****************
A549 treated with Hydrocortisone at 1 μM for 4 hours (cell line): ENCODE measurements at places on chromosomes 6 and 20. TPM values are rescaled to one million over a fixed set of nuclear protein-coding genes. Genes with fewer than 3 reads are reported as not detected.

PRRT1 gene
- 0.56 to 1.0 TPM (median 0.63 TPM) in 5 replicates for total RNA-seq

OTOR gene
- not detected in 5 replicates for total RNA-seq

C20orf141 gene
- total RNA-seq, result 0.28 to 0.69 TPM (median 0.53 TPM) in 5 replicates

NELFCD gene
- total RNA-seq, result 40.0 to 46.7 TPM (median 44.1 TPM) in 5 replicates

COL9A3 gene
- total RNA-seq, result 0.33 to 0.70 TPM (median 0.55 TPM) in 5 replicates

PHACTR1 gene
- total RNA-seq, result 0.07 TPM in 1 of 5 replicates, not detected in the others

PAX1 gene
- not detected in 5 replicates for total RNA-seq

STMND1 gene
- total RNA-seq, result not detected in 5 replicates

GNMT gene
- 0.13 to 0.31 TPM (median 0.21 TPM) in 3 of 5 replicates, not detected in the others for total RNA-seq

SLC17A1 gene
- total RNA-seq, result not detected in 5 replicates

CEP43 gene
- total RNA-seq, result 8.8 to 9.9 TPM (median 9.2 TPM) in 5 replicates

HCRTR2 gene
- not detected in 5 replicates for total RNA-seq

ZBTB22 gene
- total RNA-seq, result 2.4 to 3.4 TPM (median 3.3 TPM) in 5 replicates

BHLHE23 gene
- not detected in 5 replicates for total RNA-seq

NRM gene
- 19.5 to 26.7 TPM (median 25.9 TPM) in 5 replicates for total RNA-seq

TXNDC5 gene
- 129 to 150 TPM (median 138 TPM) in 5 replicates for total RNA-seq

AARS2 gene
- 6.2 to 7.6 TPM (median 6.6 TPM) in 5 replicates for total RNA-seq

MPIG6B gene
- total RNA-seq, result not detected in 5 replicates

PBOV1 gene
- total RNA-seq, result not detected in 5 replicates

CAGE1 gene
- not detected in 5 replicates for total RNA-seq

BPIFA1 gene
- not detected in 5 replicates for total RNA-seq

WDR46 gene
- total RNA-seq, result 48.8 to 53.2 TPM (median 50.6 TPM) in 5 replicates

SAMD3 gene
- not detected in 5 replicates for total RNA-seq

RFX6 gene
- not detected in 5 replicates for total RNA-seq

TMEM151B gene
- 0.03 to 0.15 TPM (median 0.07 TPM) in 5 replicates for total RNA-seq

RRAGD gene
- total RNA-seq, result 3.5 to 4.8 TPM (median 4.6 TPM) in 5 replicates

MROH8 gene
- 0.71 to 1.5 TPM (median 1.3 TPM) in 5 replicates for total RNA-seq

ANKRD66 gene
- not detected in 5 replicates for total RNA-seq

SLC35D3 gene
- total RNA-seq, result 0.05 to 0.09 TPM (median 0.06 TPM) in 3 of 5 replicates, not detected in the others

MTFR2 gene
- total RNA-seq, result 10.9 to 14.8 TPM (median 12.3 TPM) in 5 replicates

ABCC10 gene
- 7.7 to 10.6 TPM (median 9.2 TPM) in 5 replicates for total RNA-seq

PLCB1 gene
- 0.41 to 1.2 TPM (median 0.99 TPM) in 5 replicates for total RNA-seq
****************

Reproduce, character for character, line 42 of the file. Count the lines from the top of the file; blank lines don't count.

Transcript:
BPIFA1 gene